In less than a week, the 2016 Willie Nelson Fourth of July Picnic will make its second appearance at Austin’s Circuit of the Americas, with Brantley Gilbert, Lee Ann Womack and Margo Price joining traditional performers such as Kris Kristofferson, Leon Russell and Jamey Johnson — the most recent regular.
If you’ve been keeping close track of your Picnic history, you’ll know that years ending in “6” have produced some unusual Picnics. If you haven’t been keeping close track, that’s what I’m here for. Let’s take it back …
2006: Fort Worth Stockyards
With the Nitty Gritty Dirt Band proving to be less of draw than 2005’s Bob Dylan, this Tuesday Picnic drew fewer than 12,000. But that just made everything a lot more comfortable for those who showed up. There was a Nelson, a Haggard and a Jennings on the bill, but they were Paula Nelson, Noel Haggard and Shooter Jennings. Waylon’s son, making his Picnic debut a decade after his father’s final Picnic appearance, stole the show in the mid-afternoon. Another Outlaw offspring, Lucas Hubbard, son of Ray Wylie, stole the show right back that evening, playing blistering guitar for his dad. Yes, the Picnic has reached that age.
The day began with a stifling combination of heat and humidity, but an intense rain shower (that shut down both stages for at least half an hour) cleared that up, only to leave the North Forty a muddy mess.
At the tail end of one of the hottest Picnics in the last dozen years, Waylon Jennings finally showed up on stage. He wasn’t in the best shape and he only did a handful of songs, but – after what seemed to be a fair amount of negotiating with Willie – Waylon did perform “Luckenbach, Texas” in his one and only trip to the tiny town, and it was a magical moment.
A drought that year had turned the picnic site into a dustbowl and the heat was fierce. But 12,000 showed up anyway and drank enough water that by 5 p.m., concessionaires had run out. They didn’t slack on the beer either … by one count, more than 55,000 beers were sold.
1986: Farm Aid 2 at Manor Downs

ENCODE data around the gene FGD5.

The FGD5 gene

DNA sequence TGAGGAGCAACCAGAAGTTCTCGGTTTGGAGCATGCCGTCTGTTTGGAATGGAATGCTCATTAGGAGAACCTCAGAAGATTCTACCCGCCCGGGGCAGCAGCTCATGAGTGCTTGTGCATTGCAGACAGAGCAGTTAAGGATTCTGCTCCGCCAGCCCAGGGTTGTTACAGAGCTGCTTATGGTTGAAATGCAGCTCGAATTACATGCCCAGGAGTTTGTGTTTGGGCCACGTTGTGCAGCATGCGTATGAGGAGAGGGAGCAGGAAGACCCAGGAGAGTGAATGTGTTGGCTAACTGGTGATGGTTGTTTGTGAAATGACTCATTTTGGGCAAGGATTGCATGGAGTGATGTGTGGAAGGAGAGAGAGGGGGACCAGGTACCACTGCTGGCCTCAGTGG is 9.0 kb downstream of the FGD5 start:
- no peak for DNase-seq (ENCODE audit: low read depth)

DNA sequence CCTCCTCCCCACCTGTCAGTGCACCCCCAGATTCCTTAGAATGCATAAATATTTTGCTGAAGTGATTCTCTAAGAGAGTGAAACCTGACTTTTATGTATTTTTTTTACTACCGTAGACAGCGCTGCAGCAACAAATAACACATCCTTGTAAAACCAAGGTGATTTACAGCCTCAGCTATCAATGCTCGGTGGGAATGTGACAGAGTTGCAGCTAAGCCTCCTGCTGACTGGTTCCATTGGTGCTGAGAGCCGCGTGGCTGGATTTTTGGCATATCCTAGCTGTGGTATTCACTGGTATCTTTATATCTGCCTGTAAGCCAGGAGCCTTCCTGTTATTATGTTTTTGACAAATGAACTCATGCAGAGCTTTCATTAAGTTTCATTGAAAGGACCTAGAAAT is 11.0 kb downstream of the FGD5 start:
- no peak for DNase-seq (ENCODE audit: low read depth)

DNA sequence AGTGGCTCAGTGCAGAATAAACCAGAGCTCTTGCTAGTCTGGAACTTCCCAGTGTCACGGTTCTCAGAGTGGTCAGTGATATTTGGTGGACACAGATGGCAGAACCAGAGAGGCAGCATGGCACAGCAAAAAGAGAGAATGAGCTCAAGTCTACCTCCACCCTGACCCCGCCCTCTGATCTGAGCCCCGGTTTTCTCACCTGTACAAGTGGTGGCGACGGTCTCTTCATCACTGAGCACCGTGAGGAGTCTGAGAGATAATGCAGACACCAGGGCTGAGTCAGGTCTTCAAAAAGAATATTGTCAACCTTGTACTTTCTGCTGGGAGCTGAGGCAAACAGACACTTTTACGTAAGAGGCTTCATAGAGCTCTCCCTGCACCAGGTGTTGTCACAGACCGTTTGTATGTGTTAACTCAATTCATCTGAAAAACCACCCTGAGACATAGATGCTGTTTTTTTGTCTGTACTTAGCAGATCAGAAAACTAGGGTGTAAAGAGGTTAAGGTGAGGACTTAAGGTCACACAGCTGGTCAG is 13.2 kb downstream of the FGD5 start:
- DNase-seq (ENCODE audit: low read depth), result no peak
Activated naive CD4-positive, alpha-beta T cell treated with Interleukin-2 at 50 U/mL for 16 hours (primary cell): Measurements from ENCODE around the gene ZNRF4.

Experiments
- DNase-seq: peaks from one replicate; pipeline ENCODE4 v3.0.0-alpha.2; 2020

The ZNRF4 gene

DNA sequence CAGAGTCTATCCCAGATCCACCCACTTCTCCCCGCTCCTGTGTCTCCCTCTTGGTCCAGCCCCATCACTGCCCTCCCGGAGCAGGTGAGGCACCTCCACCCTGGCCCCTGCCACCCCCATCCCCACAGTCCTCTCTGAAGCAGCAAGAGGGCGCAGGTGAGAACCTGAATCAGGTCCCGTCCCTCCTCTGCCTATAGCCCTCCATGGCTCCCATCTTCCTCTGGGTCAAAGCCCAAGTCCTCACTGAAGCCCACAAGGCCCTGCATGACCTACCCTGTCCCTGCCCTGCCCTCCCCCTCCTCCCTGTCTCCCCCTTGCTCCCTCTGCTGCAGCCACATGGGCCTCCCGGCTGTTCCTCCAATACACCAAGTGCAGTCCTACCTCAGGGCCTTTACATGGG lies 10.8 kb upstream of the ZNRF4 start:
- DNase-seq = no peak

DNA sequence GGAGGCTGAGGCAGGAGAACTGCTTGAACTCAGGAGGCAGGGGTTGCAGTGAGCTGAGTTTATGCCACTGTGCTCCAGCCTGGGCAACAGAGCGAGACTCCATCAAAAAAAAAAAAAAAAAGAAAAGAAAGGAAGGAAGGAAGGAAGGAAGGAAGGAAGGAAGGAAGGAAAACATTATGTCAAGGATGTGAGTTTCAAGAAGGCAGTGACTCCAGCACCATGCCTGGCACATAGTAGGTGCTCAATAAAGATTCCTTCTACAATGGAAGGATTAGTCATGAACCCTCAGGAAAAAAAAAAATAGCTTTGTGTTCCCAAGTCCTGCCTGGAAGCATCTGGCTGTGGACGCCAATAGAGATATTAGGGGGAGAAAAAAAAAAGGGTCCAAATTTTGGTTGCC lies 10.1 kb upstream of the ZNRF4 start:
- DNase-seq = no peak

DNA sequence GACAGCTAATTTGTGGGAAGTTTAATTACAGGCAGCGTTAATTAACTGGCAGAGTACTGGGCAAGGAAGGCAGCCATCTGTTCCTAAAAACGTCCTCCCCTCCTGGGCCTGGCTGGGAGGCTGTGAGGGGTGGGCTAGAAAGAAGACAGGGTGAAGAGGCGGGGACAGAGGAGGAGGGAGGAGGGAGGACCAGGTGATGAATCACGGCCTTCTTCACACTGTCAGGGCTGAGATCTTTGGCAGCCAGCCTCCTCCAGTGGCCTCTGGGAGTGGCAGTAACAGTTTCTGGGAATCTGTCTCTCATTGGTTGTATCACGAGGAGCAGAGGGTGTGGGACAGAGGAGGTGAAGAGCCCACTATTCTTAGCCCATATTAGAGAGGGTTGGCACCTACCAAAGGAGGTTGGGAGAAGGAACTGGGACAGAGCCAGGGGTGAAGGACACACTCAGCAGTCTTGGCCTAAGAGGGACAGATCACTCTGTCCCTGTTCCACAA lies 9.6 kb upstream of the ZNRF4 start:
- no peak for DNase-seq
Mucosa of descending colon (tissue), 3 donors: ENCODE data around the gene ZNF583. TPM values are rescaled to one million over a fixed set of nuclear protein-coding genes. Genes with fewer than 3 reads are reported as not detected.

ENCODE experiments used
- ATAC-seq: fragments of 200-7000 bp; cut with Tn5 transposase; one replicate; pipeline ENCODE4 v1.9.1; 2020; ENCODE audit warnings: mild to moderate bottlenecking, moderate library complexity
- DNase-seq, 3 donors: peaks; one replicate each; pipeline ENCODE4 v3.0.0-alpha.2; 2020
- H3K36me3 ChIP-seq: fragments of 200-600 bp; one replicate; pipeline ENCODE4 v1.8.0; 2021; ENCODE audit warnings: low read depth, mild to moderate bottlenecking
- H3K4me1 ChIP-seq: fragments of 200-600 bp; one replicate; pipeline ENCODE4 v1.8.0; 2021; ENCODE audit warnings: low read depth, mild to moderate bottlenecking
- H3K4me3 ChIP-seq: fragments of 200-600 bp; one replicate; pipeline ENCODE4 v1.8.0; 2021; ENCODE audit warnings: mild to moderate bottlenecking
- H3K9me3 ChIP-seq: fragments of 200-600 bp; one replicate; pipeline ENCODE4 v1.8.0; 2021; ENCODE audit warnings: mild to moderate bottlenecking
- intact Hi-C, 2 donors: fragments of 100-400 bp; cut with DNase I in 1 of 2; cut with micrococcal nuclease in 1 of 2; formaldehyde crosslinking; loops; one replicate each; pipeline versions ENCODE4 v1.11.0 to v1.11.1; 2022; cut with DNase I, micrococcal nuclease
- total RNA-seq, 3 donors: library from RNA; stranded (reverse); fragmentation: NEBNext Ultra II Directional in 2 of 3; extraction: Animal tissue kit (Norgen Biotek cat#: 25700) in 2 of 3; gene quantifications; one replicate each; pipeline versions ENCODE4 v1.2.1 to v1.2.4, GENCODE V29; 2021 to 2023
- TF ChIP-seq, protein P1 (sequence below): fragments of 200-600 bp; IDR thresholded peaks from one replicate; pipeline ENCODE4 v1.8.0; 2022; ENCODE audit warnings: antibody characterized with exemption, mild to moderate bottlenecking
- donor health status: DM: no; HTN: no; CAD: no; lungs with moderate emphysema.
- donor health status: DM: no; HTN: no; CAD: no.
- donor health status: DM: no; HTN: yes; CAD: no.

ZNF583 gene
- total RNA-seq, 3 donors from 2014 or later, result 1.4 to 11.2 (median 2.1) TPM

After the success of the first Farm Aid, Willie made plans the next year to hold it at Memorial Stadium on the University of Texas campus, but organizers could not secure liability insurance for the stadium. (There was also a significant concern on the part of some would-be picnickers about the prohibition of beer consumption at the stadium.) The concert was moved in late June to Southpark Meadows and – after more insurance wrangling – a week later to the Manor Downs racetrack. Despite all that, Farm Aid II drew a crowd of 40,000, though only $1.3 million dollars were raised for family farmers.
More than 80 performers played over the course of 18 hours (starting at 7 a.m.), ranging from a song each for some of the local artists to a scheduled 21 minutes for Willie at the end of the show. Celebrities on hand included Don Johnson (at the height of his “Miami Vice” fame) and the Rev. Jesse Jackson.
Willie, not letting the lingering disputes from the Liberty Hill fiasco get to him, planned another three-day Picnic. This one, July 2-4, would be held on the Sterling Kelley ranch about 7 miles east of Gonzales. That wasn’t far enough away for many of Gonzales’ residents. A group that non-ironically named itself CLOD – Citizens for Law, Order and Decency – quickly formed and by late May the county had denied a three-day permit and Willie had called off the Picnic. But a month before July 4, Willie changed his mind. By mid-June the county optimistically agreed to a one-day show and by late June, Willie said he was going to have a three-day show anyway, now starting on the afternoon of July 3.
Reports wavered between expected crowds of 100,000 and 200,000 but attendance only reached “more than 80,000” (still the largest Picnic). Early arrivals found the site to be perilously short on water outlets and bathroom facilities and the concert ended when a downpour on the morning of July 5 shorted out the PA system – before Waylon or Willie had performed their shows. In between, one person drowned and injuries ranged from stabbings to snake bites. More than 140 were arrested – four for kidnapping – and at least three rapes were reported. Willie would later be sued by two injured picnickers, the owner of the ambulance service and the owner of the ranch.
The Gonzales County authorities were concerned enough about drugs to pick their battles: “If an officer sees someone smoking a marijuana cigarette, he won’t arrest him,” deputy sheriff Don Kincaid told the Statesman before the picnic. “But if someone is making a sale or has heroin, he or she will be taken in.”
(Just in case you needed to see Willie Nelson sharing the stage with Vince Neil. I guess the rest of Motley Crue couldn’t make it …)